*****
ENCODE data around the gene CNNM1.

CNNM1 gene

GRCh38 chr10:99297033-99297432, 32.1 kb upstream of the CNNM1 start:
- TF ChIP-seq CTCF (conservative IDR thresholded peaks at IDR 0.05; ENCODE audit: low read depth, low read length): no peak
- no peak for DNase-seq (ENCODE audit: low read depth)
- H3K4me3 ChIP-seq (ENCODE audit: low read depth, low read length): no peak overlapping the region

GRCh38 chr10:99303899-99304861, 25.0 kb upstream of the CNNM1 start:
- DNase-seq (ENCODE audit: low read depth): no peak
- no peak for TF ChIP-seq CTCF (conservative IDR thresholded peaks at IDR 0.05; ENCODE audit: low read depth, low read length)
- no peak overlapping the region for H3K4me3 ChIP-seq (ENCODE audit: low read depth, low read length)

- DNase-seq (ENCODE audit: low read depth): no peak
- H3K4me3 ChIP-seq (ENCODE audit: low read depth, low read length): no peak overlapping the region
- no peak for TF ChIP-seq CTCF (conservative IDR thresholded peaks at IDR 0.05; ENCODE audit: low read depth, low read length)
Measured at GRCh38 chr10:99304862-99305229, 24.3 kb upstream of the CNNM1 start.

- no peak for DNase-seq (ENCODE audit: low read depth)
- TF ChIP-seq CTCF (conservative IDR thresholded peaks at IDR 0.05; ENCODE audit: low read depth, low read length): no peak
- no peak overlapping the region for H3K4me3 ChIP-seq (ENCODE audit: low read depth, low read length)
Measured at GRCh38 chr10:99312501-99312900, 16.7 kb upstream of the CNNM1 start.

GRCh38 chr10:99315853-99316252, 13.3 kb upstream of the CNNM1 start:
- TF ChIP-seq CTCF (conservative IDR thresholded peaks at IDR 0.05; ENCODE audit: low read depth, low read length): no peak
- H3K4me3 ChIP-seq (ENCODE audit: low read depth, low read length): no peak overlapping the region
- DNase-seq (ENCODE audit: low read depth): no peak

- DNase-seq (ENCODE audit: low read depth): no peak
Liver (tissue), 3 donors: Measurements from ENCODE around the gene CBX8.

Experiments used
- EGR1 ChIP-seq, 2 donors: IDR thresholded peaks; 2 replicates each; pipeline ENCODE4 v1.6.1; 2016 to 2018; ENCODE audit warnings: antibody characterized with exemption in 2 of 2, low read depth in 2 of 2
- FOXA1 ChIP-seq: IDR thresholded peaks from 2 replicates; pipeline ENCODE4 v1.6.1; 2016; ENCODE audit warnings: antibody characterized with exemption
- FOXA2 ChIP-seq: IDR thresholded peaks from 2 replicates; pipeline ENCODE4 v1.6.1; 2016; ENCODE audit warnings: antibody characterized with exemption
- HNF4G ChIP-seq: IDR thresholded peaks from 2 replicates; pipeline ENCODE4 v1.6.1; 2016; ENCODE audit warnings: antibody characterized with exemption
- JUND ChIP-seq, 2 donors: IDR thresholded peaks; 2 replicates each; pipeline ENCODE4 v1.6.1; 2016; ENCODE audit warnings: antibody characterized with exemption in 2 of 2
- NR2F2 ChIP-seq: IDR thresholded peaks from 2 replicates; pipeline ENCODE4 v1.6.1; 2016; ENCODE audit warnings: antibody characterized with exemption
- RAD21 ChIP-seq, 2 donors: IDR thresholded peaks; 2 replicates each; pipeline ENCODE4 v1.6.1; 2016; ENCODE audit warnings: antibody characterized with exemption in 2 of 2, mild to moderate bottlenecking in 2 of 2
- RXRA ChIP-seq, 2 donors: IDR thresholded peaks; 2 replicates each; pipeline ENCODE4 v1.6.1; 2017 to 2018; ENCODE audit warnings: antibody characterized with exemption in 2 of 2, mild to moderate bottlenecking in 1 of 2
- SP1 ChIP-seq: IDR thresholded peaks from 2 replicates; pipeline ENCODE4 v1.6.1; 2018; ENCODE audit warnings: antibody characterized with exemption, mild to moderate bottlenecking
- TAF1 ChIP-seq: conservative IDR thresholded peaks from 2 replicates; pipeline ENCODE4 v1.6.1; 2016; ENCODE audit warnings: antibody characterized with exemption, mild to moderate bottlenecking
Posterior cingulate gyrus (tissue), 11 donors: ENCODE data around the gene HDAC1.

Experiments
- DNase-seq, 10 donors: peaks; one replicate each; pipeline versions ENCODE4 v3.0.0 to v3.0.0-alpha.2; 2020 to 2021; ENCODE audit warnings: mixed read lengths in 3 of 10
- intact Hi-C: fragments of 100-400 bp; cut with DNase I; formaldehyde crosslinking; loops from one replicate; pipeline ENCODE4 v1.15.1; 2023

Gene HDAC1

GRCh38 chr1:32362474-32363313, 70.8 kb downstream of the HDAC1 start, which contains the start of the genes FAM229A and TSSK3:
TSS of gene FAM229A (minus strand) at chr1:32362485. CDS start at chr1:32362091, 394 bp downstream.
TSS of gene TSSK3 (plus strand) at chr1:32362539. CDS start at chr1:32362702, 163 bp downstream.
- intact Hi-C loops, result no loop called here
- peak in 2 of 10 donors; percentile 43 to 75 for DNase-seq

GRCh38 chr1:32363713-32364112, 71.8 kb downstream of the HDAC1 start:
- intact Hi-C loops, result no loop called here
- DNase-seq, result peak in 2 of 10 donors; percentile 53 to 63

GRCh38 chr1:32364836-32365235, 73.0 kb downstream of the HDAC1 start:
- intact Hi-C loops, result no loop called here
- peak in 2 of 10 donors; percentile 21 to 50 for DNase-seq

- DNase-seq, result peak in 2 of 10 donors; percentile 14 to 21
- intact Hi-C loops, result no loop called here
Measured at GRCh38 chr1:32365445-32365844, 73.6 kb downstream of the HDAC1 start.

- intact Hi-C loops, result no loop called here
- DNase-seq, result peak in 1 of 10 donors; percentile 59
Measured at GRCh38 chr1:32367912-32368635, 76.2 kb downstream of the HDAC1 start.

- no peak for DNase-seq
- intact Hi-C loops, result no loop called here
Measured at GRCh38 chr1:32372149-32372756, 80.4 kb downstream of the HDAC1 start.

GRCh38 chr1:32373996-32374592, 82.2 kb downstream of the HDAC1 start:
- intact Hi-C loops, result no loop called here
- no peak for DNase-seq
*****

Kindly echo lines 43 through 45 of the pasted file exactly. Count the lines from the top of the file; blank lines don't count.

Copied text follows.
TSS of gene TSSK3 (plus strand) at chr1:32362539. CDS start at chr1:32362702, 163 bp downstream.
- intact Hi-C loops, result no loop called here
- peak in 2 of 10 donors; percentile 43 to 75 for DNase-seq